Brampton Mayor Brown challenges ‘politically motivated’ boot from CPC leadership race


Published July 7, 2022 at 11:15 am

Patrick Brown scrum

Brampton Mayor Patrick Brown wants to appeal his removal from the Conservative Party of Canada leadership contest, saying his booting from the race was “politically motivated and preordained.”

Brown was kicked from the race late on Tuesday (July 5), with the head of the party’s leadership committee citing “serious allegations of wrongdoing by the Patrick Brown campaign” which break “the financial provisions of the Canada Elections Act.”

Party president Rob Batherson said Wednesday the allegations came from within Brown’s own campaign team.

And despite party rules saying Brown has no way to fight the decision, the Brampton mayor is refusing to back down from his latest political blow and is threatening litigation in two letters sent to members of the Leadership Election Organizing Committee (LEOC).

“To be clear, Mr. Brown has engaged in absolutely no misconduct,” reads a letter sent to Chief Returning Officer Don Nightingale which was posted online on Wednesday.

While the specific allegations which led to Brown’s dismissal have not yet been made public, one of Pierre Poilievre’s campaign co-chairs filed a complaint against Brown late last month alleging the mayor’s campaign team offered to pay people back for taking out CPC memberships – a move they say is against LEOC rules and illegal under the Canada Elections Act.

Brown has said he was never provided with “full details or evidence of these allegations,” while the LEOC says Nightingale “notified the Patrick Brown campaign of the allegations and asked for a written response.”

LEOC Chair Ian Brodie says information provided by the Brown campaign “did not satisfy concerns about their compliance with our Rules and Procedures and/or the Canada Elections Act.”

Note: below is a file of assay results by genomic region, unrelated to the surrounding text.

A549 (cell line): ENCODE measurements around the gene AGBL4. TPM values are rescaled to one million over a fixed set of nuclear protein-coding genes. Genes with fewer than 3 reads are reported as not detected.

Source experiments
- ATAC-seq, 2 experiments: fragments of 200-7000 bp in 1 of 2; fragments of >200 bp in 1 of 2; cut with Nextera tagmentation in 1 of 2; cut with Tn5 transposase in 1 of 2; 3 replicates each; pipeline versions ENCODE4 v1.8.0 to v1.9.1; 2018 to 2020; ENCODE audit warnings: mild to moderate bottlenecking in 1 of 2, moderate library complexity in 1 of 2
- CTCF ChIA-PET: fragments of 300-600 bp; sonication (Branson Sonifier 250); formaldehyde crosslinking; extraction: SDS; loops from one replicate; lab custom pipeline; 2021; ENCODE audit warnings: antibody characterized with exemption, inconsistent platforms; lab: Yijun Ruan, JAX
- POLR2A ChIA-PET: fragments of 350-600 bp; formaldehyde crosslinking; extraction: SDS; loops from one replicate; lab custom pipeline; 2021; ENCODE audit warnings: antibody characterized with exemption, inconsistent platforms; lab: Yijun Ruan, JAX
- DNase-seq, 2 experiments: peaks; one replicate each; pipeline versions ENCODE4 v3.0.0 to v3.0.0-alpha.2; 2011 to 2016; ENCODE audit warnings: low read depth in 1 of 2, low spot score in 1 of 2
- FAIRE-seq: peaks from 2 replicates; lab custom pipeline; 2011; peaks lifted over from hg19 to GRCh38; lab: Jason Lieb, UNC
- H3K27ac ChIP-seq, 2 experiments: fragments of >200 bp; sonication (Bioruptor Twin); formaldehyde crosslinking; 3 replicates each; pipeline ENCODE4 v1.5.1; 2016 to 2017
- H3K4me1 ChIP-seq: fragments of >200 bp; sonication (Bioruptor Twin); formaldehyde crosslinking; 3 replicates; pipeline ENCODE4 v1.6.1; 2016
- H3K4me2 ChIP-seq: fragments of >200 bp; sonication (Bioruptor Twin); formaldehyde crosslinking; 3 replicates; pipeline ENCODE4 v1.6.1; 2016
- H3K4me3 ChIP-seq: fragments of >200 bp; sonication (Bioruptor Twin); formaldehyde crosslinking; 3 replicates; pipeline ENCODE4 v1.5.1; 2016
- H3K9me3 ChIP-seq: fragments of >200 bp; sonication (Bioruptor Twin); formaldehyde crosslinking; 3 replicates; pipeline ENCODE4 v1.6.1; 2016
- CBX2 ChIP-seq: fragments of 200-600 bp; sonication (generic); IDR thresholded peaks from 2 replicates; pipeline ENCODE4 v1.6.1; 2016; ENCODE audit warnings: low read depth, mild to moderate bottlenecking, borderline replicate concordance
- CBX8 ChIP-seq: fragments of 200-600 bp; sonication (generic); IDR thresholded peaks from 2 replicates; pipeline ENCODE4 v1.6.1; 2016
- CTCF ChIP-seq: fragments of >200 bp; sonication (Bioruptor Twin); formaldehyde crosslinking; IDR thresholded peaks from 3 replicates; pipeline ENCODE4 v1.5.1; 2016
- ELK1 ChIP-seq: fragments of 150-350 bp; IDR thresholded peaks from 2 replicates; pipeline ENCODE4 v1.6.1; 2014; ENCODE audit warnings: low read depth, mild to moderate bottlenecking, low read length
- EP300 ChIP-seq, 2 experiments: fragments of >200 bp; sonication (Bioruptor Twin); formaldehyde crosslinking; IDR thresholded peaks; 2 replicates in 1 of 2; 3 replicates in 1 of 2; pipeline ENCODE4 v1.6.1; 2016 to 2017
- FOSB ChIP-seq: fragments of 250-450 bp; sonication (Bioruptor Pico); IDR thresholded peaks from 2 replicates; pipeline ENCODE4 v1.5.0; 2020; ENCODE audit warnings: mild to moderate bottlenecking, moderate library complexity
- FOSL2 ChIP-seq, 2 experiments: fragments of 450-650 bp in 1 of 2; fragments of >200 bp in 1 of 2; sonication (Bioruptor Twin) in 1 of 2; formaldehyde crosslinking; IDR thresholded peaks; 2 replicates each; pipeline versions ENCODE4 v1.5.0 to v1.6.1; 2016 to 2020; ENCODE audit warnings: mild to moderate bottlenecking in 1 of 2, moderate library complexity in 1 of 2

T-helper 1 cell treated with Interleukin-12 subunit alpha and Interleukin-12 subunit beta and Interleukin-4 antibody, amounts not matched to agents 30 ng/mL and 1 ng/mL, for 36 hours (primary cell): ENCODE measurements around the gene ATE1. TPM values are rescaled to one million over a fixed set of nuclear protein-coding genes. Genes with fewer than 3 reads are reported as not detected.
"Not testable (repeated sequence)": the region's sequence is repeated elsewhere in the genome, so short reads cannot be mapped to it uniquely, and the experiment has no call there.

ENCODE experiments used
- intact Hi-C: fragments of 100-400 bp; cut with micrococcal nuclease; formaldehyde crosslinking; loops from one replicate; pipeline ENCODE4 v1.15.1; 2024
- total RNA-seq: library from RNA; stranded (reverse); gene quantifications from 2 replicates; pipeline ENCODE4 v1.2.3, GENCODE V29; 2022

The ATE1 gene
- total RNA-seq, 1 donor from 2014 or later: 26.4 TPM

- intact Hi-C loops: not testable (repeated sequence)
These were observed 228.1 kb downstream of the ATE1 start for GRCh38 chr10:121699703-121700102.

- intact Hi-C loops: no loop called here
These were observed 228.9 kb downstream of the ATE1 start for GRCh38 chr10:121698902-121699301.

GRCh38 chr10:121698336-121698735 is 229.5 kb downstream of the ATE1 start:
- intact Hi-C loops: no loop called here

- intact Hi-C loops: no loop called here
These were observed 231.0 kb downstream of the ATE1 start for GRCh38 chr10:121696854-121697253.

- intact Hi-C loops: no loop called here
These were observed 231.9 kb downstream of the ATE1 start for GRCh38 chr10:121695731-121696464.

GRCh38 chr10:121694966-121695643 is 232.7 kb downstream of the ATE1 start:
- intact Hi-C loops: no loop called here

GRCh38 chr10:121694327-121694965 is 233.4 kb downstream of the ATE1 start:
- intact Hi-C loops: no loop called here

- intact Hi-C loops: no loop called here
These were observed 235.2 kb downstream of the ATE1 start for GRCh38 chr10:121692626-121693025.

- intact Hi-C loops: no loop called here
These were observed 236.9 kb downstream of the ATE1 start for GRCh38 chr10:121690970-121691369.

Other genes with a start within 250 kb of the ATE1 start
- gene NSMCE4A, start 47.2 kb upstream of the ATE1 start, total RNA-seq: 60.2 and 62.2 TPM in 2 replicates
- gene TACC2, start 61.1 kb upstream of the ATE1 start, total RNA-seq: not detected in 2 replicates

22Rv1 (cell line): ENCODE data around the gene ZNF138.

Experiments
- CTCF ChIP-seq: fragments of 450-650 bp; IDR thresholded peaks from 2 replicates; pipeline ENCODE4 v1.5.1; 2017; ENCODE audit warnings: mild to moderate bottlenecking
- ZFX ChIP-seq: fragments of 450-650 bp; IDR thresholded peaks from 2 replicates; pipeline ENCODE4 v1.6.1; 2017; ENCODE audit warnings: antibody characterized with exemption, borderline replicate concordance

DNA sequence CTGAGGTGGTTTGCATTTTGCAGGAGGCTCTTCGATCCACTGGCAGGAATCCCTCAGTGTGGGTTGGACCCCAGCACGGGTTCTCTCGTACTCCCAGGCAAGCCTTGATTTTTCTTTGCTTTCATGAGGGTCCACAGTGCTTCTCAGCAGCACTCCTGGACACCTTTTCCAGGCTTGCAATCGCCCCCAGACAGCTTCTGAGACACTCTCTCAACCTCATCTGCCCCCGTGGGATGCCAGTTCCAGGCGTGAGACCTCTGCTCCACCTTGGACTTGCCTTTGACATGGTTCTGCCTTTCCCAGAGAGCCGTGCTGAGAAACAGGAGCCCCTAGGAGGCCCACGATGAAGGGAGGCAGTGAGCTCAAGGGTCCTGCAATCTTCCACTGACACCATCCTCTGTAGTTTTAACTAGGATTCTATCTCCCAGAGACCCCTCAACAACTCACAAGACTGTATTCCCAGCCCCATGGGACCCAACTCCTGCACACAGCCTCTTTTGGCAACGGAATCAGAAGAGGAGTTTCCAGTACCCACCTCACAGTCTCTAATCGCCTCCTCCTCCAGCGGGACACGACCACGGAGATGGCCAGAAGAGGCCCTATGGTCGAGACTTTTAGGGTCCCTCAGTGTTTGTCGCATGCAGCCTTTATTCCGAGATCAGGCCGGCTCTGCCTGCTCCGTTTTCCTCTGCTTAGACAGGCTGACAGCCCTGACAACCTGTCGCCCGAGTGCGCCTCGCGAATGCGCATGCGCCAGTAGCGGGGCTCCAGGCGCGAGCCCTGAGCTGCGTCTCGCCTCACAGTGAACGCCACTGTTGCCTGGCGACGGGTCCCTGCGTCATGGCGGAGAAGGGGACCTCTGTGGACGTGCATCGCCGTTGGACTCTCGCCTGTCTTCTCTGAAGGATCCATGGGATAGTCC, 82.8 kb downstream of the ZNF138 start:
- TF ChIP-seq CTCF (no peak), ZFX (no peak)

In a second letter addressed to Brodie, Brown’s legal counsel say the disqualification “may now be the subject of anticipated litigation” and advise that all documents and records be preserved, including “communication with members of the Pierre Poilievre campaign and other stakeholders.”

Poilievre and Brown have been locked in a tense political fight for months in their attempts to sell party memberships and recruit supporters, with both campaigns filing complaints against the other.

The letters were signed by Toronto-based lawyers Alex Smith and Marie Henein, who say they are acting as Brown’s counsel.

In the letter to Nightingale, Brown’s counsel say the decision to remove Brown from the race will lead to the “disenfranchisement of tens of thousands of Canadians – in particular, new Canadians – that Mr. Brown and his campaign have brought into the Party.”

“Mr. Brown is not prepared to accept your attempt to disenfranchise the important voice of new Canadians in this party,” the letter reads.

Closer to home, Brown and four of his Brampton City Council supporters have been absent from the last four council meetings in an attempt to block the appointment of an interim city councillor.

Brown still has time to run again for mayor of Brampton before the October municipal election should his challenge fail and he is unable to re-enter the CPC race.

But some of Brown’s political critics on Brampton City Council are calling for the mayor to step back from his official duties and even leave town altogether, saying he is working to block a forensic audit of the now-scrapped Brampton University project.

“The CPC took a bold step after conducting its own investigations of Patrick Brown. He didn’t get away with these tactics in his Conservative leadership bid and he shouldn’t get away with them in Brampton either,” Councillors Jeff Bowman, Martin Medeiros, Pat Fortini, Gurpreet Dhillon and Doug Whillans said in a statement provided to

The Conservatives will announce the winner of the leadership race in Ottawa on Sept. 10, and Brown’s name will still appear on the ballot as the party has already sent many out in the mail.

The last day to file nominations for the municipal election is Aug. 19.

With files from The Canadian Press

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